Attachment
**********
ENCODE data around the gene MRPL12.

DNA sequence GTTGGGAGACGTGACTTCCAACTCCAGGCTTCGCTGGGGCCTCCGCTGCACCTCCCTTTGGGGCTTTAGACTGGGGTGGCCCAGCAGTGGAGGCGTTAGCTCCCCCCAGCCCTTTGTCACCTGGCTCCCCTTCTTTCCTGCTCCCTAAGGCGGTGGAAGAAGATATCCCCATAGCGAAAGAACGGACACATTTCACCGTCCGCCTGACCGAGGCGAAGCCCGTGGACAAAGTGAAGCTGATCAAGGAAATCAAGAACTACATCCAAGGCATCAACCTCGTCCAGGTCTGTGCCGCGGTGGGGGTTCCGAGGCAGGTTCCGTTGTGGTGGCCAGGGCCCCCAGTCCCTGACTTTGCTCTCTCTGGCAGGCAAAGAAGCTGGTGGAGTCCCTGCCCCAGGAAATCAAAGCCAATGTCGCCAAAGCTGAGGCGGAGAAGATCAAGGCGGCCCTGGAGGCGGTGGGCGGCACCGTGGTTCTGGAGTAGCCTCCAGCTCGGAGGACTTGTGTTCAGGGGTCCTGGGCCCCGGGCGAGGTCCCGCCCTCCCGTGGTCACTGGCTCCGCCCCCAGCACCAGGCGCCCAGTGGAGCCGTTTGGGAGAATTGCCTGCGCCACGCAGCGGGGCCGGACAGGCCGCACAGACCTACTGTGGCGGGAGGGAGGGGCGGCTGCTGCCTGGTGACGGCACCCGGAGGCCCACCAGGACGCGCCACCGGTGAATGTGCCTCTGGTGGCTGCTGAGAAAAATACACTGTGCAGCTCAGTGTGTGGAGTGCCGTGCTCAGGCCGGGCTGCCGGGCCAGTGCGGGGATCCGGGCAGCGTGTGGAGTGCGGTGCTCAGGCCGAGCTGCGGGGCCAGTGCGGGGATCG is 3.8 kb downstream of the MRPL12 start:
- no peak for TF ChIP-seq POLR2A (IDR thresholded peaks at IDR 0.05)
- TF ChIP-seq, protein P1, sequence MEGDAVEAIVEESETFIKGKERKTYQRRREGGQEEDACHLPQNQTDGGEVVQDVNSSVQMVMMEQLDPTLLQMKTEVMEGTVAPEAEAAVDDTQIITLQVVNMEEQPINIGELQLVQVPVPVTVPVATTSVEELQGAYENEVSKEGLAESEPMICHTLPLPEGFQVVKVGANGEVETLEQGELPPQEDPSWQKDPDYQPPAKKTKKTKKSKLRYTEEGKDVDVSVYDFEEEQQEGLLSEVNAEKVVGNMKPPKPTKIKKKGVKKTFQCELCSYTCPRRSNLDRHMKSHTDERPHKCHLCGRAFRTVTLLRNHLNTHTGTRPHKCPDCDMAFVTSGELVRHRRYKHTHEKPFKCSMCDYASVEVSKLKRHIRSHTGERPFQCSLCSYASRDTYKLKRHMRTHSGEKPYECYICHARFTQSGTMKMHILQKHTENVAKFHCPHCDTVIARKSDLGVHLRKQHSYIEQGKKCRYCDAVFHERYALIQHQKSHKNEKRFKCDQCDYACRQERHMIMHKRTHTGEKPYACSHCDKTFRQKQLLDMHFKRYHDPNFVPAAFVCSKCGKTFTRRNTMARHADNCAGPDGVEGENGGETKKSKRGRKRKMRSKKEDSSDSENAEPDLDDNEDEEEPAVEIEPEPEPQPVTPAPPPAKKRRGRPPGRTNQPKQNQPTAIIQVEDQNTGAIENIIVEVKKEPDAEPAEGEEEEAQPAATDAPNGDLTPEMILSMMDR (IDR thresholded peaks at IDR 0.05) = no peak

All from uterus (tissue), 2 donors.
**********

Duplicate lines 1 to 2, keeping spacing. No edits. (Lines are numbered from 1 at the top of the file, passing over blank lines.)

ENCODE data around the gene MRPL12.

DNA sequence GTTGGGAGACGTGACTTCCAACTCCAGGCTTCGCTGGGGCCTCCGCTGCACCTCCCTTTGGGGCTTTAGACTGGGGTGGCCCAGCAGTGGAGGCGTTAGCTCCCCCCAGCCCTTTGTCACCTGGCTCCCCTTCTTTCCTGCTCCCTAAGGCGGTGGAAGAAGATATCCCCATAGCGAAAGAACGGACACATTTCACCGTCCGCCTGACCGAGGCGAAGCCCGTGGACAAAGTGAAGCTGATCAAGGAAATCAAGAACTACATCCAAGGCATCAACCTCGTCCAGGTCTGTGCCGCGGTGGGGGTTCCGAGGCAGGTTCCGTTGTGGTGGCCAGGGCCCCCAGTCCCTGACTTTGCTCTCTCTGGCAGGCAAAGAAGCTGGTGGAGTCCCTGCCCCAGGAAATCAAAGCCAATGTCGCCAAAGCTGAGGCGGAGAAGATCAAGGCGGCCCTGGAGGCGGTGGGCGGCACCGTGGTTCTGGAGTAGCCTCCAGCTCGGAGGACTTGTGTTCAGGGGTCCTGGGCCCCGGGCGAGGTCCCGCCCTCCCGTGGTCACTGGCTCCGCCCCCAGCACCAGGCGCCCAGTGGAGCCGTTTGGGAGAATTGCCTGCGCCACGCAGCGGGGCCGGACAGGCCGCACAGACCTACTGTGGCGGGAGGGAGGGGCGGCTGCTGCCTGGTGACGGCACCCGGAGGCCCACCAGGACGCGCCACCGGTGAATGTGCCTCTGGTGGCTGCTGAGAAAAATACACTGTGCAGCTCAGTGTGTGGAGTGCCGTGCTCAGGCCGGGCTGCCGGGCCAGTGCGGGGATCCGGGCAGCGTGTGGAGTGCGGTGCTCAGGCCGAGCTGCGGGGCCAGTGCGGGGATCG is 3.8 kb downstream of the MRPL12 start: